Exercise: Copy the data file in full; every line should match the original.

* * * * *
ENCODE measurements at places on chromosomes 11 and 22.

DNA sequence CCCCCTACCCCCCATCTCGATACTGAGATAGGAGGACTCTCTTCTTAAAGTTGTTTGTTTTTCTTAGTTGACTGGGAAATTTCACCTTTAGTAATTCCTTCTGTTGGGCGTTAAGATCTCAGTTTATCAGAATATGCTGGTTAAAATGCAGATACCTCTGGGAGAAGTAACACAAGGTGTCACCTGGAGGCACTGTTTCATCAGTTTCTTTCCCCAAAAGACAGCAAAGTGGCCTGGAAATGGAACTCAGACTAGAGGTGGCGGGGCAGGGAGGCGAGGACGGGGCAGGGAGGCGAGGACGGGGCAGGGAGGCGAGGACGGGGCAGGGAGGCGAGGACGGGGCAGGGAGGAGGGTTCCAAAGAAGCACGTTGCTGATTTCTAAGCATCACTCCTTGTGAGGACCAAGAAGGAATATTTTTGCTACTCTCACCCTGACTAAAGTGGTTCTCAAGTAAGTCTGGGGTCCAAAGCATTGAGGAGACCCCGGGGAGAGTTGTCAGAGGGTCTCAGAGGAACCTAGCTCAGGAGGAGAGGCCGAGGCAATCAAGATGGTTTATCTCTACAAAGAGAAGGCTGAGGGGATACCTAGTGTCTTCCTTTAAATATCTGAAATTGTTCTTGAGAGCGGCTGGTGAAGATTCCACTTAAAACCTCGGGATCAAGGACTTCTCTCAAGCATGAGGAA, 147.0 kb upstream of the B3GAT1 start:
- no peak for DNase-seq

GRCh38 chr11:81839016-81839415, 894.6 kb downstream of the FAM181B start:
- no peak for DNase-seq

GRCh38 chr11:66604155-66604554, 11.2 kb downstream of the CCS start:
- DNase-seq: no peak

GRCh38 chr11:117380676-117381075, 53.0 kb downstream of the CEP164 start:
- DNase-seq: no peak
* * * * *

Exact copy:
ENCODE measurements at places on chromosomes 11 and 22.

DNA sequence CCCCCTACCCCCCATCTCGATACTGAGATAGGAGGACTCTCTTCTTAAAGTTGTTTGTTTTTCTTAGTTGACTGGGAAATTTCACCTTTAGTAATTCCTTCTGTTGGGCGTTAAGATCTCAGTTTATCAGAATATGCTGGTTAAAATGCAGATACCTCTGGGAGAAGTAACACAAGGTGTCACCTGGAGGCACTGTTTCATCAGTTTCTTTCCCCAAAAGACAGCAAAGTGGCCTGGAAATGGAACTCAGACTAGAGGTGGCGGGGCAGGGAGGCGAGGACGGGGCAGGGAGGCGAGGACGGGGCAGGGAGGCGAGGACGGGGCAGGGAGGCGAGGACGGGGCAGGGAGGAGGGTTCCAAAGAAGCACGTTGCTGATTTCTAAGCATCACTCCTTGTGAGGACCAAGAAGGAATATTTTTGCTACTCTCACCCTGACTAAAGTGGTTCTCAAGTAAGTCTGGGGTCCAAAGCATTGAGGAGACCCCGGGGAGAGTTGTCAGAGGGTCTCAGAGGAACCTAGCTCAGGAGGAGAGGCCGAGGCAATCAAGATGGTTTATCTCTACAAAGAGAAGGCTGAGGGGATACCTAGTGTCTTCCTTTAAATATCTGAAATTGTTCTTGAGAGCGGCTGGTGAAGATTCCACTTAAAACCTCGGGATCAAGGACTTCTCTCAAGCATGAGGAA, 147.0 kb upstream of the B3GAT1 start:
- no peak for DNase-seq

GRCh38 chr11:81839016-81839415, 894.6 kb downstream of the FAM181B start:
- no peak for DNase-seq

GRCh38 chr11:66604155-66604554, 11.2 kb downstream of the CCS start:
- DNase-seq: no peak

GRCh38 chr11:117380676-117381075, 53.0 kb downstream of the CEP164 start:
- DNase-seq: no peak